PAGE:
Packsaddle Road is singer/songwriter Juliane Gardner's self-released first album, and is very much the Castine, Maine native's own there-and-back-again tale.

The 12-track CD boasts a standard mix of jazz instruments, give or take a mandolin here and there. Gardner, herself, plays acoustic guitar, piano and sings her own backups. Bass guitar and drums provide jazzy and sometimes funkified variations on what may normally be classified as folk songs.

But that's the thing. It's hard to put a label on this music, for as soon as Gardner's voice comes ringing into "Today," the very first track on the album, it becomes clear to the listener that this artist has more to offer than songs about peace and broken hearts. At the heart of Gardner's music is a small-town sensibility-the kind that infects her personal interactions with the rest of the world. There is no safe distance in her songs-instead there is a reminder that if it can happen to someone else, it might as well be happening to you.

This sensibility manifests profoundly in "Sugar Grove," a song about the suicide of a young man. Gardner's lyrics "All is quiet and the streets are empty/the boys and girls are sent home early/and if you're quiet and listen closely/you can hear him soar above Sugar Grove," make it less a song about suicide and more about how a personal tragedy can affect an entire community.

Gardner's gift as a songwriter is that she carries this small-town perspective everywhere she goes, observing and conversing with strangers as if they were members of the same community. In "Southbound Train," probably the catchiest and most upbeat song on the album, she demonstrates that small communities can be found anywhere, even on a train taking her away from her home for a very long time.
The album is a bit over produced in places-particularly on "Better Off," the last track on the album. However, underneath all the bells and whistles, this song showcases Gardner's voice at it's most fluid and versatile and reminds us that she is as much a product of the rap and funk of the 90's, as she is of the folk songs of the 60's and the jazz of the 30's and 40's. When Gardner performs this song live it is with a charged angry energy that she lacks in the studio-an energy that marks her as a dynamic live performer who isn't bound by the trappings of feel-good folk music.

Gardner has a fine group of musicians backing her up on Packsaddle and they do an admirable job of lending depth and an appropriate atmosphere to her songs. The mandolin on "Time Spent With Me" is wonderful homage to folk music's bluegrass influences, the tenor sax highlights Gardner's startling vocal range on "Should Be Prayin'" and the twangy pedal steel on "Southbound Train" seems to come straight out of Sixth Street in Austin. However, it is when Gardner is stripped down to her guitar and that fluid voice-such as on the tracks "Gabriel" and "If I Could"-that she is at her finest. While her voice accompanied by just her guitar is sometimes heartbreakingly reminiscent of Patti Cathcart from Tuck & Patti, Gardner is also proof that sometimes less is more.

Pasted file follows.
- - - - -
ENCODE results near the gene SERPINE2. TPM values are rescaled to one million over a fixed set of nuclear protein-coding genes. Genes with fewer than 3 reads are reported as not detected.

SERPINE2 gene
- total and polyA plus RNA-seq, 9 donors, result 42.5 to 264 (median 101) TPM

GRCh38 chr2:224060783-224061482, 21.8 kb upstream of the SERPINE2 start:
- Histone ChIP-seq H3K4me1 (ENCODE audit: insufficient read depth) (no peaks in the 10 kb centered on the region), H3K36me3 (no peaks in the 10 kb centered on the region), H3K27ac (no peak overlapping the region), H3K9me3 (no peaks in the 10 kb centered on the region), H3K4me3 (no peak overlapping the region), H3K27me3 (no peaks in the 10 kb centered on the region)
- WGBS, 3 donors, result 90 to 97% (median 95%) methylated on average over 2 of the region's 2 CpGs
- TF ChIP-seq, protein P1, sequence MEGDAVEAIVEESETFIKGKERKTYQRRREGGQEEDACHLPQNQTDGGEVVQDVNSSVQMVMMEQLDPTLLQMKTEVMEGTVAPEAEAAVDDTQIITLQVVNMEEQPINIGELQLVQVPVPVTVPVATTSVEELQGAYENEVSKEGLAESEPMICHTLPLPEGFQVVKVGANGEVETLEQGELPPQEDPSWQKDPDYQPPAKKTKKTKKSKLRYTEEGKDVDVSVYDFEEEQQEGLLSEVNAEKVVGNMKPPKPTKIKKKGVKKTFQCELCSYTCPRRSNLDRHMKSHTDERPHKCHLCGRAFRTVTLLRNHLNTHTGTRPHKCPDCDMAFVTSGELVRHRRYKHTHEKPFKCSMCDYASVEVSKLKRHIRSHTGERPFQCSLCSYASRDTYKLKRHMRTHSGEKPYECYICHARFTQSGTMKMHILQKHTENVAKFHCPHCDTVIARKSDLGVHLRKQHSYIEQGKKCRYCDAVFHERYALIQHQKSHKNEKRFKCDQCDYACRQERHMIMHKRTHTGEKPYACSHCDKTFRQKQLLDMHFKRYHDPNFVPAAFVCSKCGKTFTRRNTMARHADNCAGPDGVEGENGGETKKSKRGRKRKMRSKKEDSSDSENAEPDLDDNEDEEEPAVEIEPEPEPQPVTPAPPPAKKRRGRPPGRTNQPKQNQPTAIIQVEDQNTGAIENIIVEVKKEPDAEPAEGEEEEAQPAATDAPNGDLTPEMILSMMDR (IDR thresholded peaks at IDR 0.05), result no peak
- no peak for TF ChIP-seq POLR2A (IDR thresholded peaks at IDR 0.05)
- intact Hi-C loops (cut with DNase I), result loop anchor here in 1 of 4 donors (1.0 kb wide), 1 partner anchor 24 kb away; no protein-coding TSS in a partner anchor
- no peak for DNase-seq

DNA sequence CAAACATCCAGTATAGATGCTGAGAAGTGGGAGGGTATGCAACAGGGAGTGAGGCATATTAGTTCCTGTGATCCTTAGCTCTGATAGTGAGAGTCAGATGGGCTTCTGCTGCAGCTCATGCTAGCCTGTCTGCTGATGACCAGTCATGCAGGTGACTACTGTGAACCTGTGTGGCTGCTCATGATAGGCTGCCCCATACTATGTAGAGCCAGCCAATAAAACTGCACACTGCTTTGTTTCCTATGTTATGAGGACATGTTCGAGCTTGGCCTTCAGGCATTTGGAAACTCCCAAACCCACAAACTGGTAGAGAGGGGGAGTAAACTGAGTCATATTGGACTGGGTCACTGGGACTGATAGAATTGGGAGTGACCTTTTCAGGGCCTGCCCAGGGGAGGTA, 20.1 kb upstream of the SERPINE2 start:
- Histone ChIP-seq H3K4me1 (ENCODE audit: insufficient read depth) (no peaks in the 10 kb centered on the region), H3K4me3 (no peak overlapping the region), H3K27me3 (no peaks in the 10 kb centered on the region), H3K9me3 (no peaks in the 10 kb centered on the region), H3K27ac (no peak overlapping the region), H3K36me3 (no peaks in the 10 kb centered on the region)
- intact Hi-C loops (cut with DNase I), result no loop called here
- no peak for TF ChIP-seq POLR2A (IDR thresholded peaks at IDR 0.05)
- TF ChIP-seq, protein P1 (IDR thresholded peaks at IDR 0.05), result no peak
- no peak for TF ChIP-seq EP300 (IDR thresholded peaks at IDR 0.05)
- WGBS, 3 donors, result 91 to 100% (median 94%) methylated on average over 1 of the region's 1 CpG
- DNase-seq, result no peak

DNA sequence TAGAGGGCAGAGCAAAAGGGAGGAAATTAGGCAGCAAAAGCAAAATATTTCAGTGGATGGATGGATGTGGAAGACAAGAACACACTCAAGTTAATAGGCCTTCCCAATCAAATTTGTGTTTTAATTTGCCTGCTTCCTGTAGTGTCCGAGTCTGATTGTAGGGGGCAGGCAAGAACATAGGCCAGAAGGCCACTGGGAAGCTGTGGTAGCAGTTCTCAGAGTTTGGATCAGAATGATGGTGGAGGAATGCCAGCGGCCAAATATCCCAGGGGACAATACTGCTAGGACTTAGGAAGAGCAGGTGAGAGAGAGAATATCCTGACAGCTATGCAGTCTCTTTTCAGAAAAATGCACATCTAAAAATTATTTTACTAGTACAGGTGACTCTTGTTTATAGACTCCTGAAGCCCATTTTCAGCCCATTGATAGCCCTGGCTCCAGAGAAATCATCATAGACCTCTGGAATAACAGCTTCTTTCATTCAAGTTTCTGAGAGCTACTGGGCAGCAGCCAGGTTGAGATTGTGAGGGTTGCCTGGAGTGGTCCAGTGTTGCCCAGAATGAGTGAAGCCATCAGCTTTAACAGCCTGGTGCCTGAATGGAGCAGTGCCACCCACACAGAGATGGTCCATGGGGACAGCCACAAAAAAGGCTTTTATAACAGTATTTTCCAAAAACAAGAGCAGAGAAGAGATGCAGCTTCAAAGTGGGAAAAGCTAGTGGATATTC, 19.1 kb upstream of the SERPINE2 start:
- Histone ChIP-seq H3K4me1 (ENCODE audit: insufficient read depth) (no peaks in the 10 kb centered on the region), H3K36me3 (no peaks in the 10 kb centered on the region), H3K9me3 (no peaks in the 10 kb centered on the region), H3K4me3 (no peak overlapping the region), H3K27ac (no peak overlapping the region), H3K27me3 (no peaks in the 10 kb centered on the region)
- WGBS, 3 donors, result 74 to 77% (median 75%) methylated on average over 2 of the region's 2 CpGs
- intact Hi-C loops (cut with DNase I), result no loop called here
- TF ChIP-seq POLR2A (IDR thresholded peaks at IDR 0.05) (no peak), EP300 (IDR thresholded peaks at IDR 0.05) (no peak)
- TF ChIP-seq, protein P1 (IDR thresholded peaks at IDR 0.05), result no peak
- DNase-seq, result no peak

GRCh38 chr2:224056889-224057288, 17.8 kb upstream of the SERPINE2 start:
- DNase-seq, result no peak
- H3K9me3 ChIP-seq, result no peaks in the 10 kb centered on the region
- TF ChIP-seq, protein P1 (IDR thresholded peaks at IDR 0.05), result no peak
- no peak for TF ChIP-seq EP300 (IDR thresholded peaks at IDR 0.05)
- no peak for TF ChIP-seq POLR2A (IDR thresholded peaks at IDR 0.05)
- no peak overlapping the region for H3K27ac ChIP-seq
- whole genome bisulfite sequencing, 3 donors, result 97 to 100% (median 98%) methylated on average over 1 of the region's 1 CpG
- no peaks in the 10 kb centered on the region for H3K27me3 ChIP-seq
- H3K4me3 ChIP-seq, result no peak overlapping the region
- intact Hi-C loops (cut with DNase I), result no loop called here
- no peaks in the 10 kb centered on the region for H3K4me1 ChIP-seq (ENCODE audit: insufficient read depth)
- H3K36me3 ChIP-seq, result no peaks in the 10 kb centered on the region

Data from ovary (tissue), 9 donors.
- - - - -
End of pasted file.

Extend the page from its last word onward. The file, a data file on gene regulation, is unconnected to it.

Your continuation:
Gardner's life experiences manifest themselves in the songs on Packsaddle Road, her imagination fills in the gaps of what she doesn't know, and the result is a collection of deeply poetic and personal stories-sometimes about herself, sometimes about her friends and sometimes about complete strangers. But, the songs on this album aren't the kinds of songs that get stuck in your head. Rather, it's Gardner's voice-that voice that is sometimes crystal and sometimes the smoke hanging in the air at the downtown bar-that follows us around, urging us out of our private reveries, and illuminating the very darkest corners of our day.

--Kate Gerteis, review for Face Magazine

Kate Gerteis is a freelance writer living in Bucksport.
---Lucky Clark/Disc-Chat 20
Brand New Maine Singer-Songwriter Releases Strong Debut CD: "Packsaddle Road"
(For the 6/26/03 issue of "Northern Light")

What I really love about this job is the fact that I get to hear a lot of great new talent...such is the case with this week's offering by Juliane Gardner...who just released her first CD entitled "Packsaddle Road" on her own Shore Road Music label (P.O. Box 1, Castine, ME 04421 or What I enjoy about this lovely young woman is her rich, warm mezzo-soprano/alto voice and her jazz/folk blend of music...These 12 tracks, all penned by Gardner, feature her fine acoustic guitar (she even plays piano on the 6-minute+ "Should Be Prayin," which is a powerful song, as well) and she's backed by some equally talented musicians...This CD is a gem!

(For the 6/27/03 issue of "WHP")

....All told, here's another fine female singer-songwriter on the Maine scene to join the likes of Anni Clark and Anne Dodson...check her out, she's good!
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